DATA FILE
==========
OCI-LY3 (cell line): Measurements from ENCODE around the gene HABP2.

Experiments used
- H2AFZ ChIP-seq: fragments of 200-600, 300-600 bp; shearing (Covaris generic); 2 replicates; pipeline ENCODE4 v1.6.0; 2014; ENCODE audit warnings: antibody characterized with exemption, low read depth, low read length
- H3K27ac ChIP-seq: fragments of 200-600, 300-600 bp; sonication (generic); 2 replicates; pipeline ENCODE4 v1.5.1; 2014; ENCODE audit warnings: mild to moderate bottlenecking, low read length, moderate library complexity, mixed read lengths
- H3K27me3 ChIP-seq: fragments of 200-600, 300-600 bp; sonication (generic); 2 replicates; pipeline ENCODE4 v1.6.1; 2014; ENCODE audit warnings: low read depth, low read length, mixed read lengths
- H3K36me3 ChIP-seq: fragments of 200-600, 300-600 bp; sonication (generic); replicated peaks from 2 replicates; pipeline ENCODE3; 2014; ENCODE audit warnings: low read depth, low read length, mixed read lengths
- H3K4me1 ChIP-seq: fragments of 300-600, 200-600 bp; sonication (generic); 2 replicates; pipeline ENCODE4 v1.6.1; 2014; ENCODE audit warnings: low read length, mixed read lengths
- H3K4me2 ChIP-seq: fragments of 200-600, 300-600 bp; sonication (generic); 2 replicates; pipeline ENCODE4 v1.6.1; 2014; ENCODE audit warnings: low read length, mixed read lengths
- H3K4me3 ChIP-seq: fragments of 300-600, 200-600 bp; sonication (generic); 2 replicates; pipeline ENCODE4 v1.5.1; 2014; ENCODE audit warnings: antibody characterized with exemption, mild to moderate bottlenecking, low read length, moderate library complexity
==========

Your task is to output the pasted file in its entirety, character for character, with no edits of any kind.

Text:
OCI-LY3 (cell line): Measurements from ENCODE around the gene HABP2.

Experiments used
- H2AFZ ChIP-seq: fragments of 200-600, 300-600 bp; shearing (Covaris generic); 2 replicates; pipeline ENCODE4 v1.6.0; 2014; ENCODE audit warnings: antibody characterized with exemption, low read depth, low read length
- H3K27ac ChIP-seq: fragments of 200-600, 300-600 bp; sonication (generic); 2 replicates; pipeline ENCODE4 v1.5.1; 2014; ENCODE audit warnings: mild to moderate bottlenecking, low read length, moderate library complexity, mixed read lengths
- H3K27me3 ChIP-seq: fragments of 200-600, 300-600 bp; sonication (generic); 2 replicates; pipeline ENCODE4 v1.6.1; 2014; ENCODE audit warnings: low read depth, low read length, mixed read lengths
- H3K36me3 ChIP-seq: fragments of 200-600, 300-600 bp; sonication (generic); replicated peaks from 2 replicates; pipeline ENCODE3; 2014; ENCODE audit warnings: low read depth, low read length, mixed read lengths
- H3K4me1 ChIP-seq: fragments of 300-600, 200-600 bp; sonication (generic); 2 replicates; pipeline ENCODE4 v1.6.1; 2014; ENCODE audit warnings: low read length, mixed read lengths
- H3K4me2 ChIP-seq: fragments of 200-600, 300-600 bp; sonication (generic); 2 replicates; pipeline ENCODE4 v1.6.1; 2014; ENCODE audit warnings: low read length, mixed read lengths
- H3K4me3 ChIP-seq: fragments of 300-600, 200-600 bp; sonication (generic); 2 replicates; pipeline ENCODE4 v1.5.1; 2014; ENCODE audit warnings: antibody characterized with exemption, mild to moderate bottlenecking, low read length, moderate library complexity